The Raw formula was very different than its predecessor, Prime Time Wrestling. Instead of taped matches, with studio voice-overs and taped chat, Raw was a show shot to a live audience with angles as they happened.
“Before I got into WWE, I had my first wrestling match in Memphis, Tennessee in 1970,” said Lawler, who’s basically worked every job in the business — in front of the camera and backstage.
“So I’d been around and already a grizzled veteran by the time Monday Night Raw started.
“When I was in Tennessee, we had live events in Memphis, and we had them on a weekly basis on Monday nights at the Mid-South Coliseum. We would regularly draw sellout crowds of 12,000 people every Monday night. So I knew people wanted to be entertained, and wrestling could fly on Monday nights. I knew that from 20 years of experience in Memphis.
“When Raw came on TV on Monday nights, I just had a gut feeling that it was gonna fly. Honestly, I never dreamed it would be as big or fly like it did. Just the fact we’re having out 1,000th episode is a testament to that.”
• The King’s favorite bath: beer truck or milk truck
He answered: “Beer truck bath”
WrestleMania became a catalyst to the growth and success of WWE as did the innovative Raw.
“Any time you’ve got the longest running weekly episodic television show in the history of television, there’s never been and probably never will be anything to equal it, that’s something you can not under-estimate the importance of it,” Lawler said. “When you have those kind of bragging rights to talk about and the rating success from that show, it’s huge, and especially when you’re hoping to get your fans to purchase a pay-per-view every month. That’s not going to happen unless they’re faithfully following Monday Night Raw.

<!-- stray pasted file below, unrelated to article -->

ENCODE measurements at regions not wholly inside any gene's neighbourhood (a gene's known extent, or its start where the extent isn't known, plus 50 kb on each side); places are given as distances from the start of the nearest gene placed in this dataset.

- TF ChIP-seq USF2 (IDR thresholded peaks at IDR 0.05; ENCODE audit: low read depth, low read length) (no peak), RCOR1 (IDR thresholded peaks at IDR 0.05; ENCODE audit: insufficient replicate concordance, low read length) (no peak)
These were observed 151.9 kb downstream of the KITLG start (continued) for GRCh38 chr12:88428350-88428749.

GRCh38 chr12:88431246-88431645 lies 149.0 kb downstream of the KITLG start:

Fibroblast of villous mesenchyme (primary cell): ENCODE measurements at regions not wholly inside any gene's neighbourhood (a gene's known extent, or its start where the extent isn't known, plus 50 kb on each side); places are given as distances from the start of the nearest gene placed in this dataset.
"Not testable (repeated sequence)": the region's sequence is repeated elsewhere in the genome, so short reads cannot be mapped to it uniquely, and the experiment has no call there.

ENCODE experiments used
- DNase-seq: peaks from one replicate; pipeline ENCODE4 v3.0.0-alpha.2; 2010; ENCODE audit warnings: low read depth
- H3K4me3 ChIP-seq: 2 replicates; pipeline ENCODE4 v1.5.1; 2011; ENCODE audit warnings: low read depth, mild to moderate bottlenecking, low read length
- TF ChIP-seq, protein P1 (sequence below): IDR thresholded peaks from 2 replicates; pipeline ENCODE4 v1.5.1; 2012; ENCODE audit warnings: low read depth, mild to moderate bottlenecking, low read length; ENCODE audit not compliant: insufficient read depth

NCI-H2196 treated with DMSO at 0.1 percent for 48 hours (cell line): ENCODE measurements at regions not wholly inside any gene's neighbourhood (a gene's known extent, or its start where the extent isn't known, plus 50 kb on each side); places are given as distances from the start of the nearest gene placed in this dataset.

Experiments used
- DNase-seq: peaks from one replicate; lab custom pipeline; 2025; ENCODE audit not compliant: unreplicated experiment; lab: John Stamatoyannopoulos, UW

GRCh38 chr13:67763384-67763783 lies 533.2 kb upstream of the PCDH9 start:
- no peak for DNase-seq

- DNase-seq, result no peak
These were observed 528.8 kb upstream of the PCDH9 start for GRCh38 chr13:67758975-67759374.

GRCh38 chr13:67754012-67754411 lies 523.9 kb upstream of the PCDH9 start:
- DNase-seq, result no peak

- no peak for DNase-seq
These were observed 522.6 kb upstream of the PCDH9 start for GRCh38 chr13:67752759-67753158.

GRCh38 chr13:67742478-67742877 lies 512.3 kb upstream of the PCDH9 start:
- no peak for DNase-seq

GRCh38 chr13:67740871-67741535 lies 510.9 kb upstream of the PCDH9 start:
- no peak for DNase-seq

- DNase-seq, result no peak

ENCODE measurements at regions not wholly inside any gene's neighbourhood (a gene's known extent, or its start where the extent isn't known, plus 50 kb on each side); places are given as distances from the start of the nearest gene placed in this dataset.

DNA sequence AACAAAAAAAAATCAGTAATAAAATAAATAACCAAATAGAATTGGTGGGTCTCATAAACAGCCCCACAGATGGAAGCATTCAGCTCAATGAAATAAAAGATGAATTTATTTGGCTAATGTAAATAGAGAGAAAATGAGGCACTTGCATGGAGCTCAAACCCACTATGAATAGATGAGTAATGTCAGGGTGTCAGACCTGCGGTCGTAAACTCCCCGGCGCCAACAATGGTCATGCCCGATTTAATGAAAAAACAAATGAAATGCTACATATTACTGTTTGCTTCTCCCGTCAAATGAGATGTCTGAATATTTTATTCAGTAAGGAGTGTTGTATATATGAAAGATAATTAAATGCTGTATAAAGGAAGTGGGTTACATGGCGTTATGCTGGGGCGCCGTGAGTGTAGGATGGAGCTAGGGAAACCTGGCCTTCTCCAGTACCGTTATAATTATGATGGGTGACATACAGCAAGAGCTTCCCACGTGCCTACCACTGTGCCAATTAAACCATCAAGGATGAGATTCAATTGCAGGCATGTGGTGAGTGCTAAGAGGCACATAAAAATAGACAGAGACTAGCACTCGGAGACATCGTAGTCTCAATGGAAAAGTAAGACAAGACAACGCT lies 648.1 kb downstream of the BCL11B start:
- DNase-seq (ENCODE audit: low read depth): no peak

“The success of Monday Night probably is the driving force behind our whole company.”
Another driving force, the most significant, is WWE CEO and Chairman Vince McMahon. He is the one constant in 1,000 Raw episodes — whether it was calling the action as an announcer, portraying the infamous Mr. McMahon character or just working extremely hard behind the scenes.
Talent notes Mr. McMahon wouldn’t ask you to do something that he wouldn’t do himself, and in some instances, he did do it himself on screen.
The Undertaker and Shawn Michaels wrestled on episode 1, a one-hour show emanating from the Grand Ballroom at Manhattan Center Studios, a small New York City theater. Both are expected to be involved in episode 1,000.
“It goes without saying,” Lawler said. “Undertaker is literally a piece of work. This guy is amazing. There’s never been anyone like him and probably never will be again.
“So many words come to mind — dedication, perseverance and a love for this business. You really have to have those kind of things to last anywhere near as long as the Undertaker has lasted and to still be on top and relevant in this business today after 1,000 episodes of a weekly TV show is hard to imagine.”
Lawler continued: “When DX invaded WCW, that was not only unheard of, it was almost unthinkable to do something like that. To have the nerve and the intestinal fortitude to show up at your opposition’s live TV show in battle gear, no less, and actually try to force a confrontation, that was just something that had never been done before.